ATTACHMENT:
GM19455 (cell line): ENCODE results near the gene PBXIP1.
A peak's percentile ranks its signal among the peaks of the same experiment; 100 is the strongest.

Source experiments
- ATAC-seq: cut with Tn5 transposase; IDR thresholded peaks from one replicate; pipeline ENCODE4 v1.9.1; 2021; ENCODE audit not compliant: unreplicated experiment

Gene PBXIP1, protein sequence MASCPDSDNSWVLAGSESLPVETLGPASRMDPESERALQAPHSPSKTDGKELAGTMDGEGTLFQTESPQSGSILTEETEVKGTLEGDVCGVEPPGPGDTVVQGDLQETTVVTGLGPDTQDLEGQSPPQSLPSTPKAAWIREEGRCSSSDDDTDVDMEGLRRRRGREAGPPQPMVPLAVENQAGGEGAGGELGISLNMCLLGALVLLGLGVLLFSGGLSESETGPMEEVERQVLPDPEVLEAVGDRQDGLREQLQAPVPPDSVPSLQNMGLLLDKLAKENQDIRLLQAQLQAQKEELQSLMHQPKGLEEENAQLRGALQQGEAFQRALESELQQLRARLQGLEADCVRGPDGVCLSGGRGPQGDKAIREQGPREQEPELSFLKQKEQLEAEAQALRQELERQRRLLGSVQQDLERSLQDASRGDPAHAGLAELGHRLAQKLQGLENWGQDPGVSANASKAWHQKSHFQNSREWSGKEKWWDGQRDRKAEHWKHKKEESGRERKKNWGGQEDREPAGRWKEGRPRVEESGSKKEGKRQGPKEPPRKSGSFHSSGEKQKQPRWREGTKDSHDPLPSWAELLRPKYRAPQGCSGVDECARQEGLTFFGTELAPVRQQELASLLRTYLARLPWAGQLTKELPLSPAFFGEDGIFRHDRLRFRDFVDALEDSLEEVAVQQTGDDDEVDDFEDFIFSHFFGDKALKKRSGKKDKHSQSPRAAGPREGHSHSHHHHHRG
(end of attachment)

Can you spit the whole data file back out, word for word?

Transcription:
GM19455 (cell line): ENCODE results near the gene PBXIP1.
A peak's percentile ranks its signal among the peaks of the same experiment; 100 is the strongest.

Source experiments
- ATAC-seq: cut with Tn5 transposase; IDR thresholded peaks from one replicate; pipeline ENCODE4 v1.9.1; 2021; ENCODE audit not compliant: unreplicated experiment

Gene PBXIP1, protein sequence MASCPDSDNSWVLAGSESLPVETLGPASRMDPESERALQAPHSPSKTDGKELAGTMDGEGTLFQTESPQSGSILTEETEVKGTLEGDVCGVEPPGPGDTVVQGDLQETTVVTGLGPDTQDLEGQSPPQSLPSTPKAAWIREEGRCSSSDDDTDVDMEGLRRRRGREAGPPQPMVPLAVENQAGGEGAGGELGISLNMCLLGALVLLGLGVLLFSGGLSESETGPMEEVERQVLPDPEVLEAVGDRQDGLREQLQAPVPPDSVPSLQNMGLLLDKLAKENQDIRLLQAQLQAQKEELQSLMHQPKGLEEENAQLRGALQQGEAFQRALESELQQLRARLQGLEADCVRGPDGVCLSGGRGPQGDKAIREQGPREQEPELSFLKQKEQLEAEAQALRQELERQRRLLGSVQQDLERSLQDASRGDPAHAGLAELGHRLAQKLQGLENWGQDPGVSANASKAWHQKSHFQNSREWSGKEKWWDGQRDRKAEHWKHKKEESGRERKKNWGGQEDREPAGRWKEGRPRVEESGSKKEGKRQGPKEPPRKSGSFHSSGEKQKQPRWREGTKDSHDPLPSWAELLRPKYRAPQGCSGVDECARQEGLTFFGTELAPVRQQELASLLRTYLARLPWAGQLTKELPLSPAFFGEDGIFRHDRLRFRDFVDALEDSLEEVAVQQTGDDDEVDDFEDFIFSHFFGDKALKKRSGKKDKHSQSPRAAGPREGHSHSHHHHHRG